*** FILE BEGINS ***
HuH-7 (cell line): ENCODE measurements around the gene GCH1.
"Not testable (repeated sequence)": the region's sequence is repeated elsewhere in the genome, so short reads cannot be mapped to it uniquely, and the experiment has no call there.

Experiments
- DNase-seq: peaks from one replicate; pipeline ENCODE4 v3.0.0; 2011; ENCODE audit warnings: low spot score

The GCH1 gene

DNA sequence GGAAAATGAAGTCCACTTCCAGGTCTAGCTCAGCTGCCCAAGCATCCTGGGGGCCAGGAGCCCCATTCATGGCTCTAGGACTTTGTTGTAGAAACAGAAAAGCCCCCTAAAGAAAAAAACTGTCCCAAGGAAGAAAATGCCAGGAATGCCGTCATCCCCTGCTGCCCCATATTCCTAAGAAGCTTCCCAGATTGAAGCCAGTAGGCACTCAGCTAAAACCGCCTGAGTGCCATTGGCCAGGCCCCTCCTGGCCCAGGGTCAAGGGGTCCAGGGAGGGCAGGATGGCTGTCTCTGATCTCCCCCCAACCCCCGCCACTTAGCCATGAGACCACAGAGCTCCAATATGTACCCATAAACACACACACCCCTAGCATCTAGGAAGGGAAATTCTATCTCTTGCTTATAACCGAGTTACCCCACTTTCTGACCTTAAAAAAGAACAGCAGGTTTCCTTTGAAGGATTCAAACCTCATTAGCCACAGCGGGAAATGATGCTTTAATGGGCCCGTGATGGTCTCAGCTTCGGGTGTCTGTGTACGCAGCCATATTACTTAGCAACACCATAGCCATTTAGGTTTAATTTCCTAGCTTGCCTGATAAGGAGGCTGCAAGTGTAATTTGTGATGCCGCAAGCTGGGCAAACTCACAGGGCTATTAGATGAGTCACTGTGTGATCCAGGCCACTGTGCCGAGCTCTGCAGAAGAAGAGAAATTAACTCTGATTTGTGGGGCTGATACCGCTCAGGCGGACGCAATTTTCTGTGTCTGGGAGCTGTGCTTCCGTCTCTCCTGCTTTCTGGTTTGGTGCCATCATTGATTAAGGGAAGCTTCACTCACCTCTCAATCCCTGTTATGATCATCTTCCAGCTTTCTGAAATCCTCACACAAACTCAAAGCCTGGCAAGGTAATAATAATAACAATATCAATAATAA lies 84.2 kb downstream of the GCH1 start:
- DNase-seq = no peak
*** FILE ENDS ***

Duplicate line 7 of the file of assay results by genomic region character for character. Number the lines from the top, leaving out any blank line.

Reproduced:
- DNase-seq = no peak